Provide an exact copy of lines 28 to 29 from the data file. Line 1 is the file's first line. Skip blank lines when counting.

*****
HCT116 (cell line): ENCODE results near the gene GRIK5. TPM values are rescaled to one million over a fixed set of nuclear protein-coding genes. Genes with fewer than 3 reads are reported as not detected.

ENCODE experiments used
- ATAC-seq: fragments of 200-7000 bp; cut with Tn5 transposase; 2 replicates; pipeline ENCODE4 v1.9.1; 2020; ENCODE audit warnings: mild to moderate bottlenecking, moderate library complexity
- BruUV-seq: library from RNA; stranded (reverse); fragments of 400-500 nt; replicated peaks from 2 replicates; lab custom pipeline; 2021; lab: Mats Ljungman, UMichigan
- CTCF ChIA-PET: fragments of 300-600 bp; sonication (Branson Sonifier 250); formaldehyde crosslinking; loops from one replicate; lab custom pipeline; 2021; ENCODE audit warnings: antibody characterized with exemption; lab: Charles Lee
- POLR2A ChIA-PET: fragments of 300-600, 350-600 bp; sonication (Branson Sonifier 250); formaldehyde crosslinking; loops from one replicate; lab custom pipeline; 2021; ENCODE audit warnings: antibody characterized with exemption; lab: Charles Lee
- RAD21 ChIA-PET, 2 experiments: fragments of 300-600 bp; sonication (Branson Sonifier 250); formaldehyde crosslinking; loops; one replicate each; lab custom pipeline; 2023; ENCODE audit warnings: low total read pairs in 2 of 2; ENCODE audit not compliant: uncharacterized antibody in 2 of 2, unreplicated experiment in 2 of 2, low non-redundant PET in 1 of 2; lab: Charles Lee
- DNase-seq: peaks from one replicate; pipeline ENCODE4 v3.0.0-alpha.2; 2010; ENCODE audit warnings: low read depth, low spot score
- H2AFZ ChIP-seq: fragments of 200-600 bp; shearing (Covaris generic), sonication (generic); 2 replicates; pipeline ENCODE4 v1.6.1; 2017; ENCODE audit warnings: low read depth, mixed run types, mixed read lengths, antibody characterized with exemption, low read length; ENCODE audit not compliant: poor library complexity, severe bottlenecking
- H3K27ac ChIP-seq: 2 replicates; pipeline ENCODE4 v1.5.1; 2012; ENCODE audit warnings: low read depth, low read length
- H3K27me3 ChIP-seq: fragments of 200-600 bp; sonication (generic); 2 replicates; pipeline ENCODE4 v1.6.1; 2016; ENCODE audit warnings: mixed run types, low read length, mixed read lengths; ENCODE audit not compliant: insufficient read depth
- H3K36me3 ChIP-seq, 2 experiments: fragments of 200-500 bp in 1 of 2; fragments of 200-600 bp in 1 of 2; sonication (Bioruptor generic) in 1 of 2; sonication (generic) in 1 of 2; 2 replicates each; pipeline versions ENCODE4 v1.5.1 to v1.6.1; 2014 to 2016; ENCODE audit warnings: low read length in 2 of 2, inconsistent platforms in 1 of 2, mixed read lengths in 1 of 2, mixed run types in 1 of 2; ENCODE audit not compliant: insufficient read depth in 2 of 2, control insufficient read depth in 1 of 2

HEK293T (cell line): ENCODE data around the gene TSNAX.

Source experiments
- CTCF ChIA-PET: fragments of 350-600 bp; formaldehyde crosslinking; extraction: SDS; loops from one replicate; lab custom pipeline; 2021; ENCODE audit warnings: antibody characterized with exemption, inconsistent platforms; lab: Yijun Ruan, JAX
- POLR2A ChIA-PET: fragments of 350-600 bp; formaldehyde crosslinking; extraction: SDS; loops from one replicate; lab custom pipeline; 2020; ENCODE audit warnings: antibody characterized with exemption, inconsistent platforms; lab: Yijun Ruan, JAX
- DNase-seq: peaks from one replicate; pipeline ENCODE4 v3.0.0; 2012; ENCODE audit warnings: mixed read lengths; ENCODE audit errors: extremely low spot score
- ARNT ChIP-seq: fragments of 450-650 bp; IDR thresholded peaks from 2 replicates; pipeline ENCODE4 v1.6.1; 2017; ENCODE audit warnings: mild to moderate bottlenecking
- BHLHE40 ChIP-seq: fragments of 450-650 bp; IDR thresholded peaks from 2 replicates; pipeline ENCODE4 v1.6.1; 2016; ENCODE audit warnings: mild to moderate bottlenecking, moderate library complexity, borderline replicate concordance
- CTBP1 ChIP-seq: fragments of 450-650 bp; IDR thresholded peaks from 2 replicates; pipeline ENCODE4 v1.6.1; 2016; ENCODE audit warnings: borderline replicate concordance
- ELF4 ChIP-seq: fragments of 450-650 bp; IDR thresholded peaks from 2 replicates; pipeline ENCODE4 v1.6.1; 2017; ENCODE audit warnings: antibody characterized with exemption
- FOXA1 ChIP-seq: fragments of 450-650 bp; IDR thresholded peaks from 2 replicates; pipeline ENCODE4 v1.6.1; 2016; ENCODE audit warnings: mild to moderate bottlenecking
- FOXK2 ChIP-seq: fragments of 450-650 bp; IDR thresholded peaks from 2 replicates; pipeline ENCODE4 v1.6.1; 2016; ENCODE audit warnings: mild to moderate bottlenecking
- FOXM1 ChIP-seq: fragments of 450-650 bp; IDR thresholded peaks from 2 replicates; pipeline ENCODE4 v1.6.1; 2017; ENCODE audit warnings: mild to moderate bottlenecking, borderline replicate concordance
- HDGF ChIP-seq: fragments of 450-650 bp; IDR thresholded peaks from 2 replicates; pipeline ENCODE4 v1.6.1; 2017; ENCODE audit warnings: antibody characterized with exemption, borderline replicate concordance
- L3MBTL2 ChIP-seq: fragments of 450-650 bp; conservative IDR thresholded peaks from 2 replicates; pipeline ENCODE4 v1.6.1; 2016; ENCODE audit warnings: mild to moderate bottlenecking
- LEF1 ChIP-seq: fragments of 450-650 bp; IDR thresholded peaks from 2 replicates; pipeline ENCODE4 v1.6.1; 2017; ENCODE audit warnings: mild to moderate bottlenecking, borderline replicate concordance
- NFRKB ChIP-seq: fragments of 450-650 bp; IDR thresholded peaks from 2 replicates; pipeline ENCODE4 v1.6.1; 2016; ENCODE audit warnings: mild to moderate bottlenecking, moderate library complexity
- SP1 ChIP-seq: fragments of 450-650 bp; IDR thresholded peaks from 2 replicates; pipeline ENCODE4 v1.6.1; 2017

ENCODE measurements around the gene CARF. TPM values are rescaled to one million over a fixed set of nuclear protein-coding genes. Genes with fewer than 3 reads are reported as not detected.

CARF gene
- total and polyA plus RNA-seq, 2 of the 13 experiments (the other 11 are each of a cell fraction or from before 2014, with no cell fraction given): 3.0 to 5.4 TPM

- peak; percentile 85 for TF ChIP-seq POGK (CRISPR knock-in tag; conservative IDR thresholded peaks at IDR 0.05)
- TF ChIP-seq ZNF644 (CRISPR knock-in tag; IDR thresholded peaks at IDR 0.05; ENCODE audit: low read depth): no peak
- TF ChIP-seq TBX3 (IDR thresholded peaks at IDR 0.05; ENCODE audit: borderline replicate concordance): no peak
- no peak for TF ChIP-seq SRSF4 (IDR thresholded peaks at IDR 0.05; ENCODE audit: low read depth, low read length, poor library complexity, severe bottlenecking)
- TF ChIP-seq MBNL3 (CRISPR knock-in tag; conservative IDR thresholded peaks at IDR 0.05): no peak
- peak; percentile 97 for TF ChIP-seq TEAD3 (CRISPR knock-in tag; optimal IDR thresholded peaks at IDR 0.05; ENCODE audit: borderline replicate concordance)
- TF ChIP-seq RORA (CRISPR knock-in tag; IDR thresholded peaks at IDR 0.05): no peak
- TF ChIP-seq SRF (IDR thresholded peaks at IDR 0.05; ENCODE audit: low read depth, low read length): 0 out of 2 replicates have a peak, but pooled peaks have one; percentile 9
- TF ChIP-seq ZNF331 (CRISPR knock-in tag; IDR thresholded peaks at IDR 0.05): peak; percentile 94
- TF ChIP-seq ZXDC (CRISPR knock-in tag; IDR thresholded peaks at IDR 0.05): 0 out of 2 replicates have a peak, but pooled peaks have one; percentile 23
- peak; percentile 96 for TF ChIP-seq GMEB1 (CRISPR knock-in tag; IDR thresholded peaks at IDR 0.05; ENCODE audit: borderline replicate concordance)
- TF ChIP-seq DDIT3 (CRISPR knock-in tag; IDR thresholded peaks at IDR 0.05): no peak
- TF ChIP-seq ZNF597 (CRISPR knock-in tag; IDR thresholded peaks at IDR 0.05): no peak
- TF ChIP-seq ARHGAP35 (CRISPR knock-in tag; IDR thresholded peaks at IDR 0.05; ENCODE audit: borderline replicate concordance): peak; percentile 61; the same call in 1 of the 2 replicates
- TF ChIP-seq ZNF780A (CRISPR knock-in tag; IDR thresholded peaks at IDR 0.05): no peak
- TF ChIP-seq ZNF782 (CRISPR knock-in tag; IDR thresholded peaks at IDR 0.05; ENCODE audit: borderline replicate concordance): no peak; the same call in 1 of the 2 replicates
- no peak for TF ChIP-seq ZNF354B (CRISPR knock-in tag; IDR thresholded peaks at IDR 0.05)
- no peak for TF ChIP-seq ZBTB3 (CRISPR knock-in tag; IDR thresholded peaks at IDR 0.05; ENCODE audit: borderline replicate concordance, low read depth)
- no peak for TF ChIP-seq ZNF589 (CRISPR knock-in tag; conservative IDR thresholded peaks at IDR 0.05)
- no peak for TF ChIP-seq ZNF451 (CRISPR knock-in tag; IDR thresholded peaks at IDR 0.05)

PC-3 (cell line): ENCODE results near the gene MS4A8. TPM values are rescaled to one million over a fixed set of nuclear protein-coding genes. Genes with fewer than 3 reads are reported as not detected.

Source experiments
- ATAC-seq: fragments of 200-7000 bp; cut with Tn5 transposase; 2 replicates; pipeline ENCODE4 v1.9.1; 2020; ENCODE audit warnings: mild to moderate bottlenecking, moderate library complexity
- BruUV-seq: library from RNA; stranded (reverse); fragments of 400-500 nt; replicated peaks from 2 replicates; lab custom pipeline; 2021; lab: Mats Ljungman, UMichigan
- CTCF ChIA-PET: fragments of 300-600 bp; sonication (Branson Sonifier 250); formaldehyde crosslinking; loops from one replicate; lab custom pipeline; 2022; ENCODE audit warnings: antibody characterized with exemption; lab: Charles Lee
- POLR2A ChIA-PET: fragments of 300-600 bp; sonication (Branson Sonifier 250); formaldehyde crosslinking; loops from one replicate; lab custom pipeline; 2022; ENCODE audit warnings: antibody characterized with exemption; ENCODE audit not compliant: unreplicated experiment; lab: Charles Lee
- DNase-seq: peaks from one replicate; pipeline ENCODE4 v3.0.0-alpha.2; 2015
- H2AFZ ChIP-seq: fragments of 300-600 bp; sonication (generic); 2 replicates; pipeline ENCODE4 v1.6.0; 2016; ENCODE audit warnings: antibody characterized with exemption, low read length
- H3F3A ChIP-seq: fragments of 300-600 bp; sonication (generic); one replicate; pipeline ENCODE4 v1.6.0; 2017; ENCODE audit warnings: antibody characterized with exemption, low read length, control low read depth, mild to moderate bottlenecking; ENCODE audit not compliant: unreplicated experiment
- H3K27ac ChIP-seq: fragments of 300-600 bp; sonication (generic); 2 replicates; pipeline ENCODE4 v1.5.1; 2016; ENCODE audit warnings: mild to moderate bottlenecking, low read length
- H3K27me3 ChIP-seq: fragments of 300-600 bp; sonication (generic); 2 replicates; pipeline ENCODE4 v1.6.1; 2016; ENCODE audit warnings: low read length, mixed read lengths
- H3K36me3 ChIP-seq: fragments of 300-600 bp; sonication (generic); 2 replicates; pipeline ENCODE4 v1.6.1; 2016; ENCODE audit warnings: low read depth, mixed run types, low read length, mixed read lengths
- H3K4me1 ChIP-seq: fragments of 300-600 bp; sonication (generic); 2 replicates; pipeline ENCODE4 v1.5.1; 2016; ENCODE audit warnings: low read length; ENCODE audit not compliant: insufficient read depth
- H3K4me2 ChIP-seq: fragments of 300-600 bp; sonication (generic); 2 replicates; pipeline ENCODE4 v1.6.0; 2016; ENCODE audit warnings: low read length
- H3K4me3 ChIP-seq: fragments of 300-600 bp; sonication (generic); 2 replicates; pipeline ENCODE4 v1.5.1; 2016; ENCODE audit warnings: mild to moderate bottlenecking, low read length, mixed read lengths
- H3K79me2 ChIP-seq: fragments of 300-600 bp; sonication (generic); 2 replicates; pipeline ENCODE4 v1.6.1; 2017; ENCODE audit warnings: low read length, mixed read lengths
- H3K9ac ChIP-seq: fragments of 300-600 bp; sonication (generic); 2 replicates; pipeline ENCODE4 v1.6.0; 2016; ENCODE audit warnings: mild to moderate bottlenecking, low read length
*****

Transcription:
- NFRKB ChIP-seq: fragments of 450-650 bp; IDR thresholded peaks from 2 replicates; pipeline ENCODE4 v1.6.1; 2016; ENCODE audit warnings: mild to moderate bottlenecking, moderate library complexity
- SP1 ChIP-seq: fragments of 450-650 bp; IDR thresholded peaks from 2 replicates; pipeline ENCODE4 v1.6.1; 2017